Thursday, 22 December 2016

Scams - Part 2: Five steps to stay safe

1 Never disclose security details, such as your PIN or full banking password 
A genuine bank or organisation will never ask you for these in an email, on the phone or in writing. Before you share anything with anyone, stop. Then pause to consider what you’re being asked for and question why they need it. Unless you’re 100% sure who you’re talking to, don’t disclose any personal or financial details whatsoever.

2 Don’t assume an email or phone call is authentic

Just because someone knows your basic details (such as your name and address or even your mother’s maiden name), it doesn’t mean they are genuine. Be mindful of who you trust – criminals may try and trick you into theirconfidence by telling you that you’ve been a victim of fraud. Criminals often use this to draw you into the conversation, to scare you into acting and revealing security details. Remember, criminals can also make any telephone number appear on your phone handset so even if you recognise it or it seems authentic, do not use it as verification they are genuine.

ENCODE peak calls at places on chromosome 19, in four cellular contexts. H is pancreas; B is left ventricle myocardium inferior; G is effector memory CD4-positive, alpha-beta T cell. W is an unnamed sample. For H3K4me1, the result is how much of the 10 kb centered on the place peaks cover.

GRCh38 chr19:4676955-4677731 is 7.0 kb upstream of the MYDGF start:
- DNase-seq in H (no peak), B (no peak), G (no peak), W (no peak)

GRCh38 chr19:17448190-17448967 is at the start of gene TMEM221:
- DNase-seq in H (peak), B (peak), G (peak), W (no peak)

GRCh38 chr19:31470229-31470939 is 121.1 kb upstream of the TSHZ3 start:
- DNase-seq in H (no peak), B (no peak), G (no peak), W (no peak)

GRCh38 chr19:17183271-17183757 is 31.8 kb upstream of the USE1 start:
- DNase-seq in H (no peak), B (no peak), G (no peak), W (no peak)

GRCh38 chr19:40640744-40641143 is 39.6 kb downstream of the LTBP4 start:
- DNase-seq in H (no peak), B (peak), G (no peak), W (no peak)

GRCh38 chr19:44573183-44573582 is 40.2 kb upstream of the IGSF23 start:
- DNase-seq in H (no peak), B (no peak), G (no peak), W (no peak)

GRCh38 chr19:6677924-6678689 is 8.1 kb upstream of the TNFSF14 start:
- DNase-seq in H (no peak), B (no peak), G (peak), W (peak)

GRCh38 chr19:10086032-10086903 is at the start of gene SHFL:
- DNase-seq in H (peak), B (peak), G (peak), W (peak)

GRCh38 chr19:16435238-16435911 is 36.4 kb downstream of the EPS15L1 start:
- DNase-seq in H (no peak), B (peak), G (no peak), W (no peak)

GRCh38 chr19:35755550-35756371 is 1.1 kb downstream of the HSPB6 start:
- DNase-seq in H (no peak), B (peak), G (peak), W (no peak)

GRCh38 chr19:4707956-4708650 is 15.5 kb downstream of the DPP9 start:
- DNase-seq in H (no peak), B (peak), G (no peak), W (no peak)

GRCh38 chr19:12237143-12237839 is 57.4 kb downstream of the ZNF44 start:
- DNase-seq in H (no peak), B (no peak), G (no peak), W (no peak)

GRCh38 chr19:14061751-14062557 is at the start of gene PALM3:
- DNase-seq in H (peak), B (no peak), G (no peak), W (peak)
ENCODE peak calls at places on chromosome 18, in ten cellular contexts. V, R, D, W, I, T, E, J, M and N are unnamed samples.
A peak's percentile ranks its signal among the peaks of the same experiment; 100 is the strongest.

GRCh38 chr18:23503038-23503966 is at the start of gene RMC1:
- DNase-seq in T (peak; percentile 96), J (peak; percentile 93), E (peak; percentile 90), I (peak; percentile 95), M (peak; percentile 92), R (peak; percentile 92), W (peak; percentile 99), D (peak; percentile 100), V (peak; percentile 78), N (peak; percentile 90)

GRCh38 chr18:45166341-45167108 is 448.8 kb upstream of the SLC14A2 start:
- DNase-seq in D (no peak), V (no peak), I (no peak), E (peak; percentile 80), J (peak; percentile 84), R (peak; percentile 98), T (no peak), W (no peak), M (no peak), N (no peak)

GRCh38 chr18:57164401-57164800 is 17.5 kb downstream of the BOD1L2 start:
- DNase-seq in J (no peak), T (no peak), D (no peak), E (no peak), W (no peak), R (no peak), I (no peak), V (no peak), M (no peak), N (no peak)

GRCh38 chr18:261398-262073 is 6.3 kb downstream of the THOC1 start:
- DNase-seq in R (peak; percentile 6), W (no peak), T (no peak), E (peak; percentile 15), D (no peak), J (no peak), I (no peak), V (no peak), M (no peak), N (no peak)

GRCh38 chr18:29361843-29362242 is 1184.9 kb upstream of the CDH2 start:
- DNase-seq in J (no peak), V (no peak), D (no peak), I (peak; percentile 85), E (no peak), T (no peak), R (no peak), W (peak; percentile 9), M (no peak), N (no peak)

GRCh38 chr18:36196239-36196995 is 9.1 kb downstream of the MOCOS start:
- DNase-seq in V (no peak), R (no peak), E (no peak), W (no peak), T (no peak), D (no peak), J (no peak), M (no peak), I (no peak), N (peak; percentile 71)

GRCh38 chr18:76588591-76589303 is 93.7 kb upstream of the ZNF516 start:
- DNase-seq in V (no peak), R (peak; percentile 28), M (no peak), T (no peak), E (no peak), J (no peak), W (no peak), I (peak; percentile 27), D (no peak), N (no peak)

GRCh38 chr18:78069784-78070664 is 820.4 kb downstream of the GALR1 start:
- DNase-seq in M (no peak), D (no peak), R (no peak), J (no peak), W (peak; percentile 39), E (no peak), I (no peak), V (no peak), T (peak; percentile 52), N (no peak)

3 Don’t be rushed or pressured into making a decision 

Under no circumstances would a genuine bank or some other trusted organisation force you to make a financial transaction on the spot; they would never ask you to transfer money into another account for fraud reasons. Remember to stop and take time to carefully consider your actions. A genuine bank or some other trusted organisation won’t rush you or mind waiting if you want time to think.

4 Listen to your instincts 

If something feels wrong then it is usually right to question it.  Criminals may lull you into a false sense of security when you are out and about or rely on your defences being down when you’re in the comfort of your own home. They may appear trustworthy, but they may not be who they claim to be.

5 Stay in control

Have the confidence to refuse unusual requests for personal or financial information. It’s easy to feel embarrassed when faced with unexpected or complex conversations. But it’s okay to stop the discussion if you do not feel in control of it.

Stay safe out there.


Dave Bell

UKIP councillor West Heath Ward

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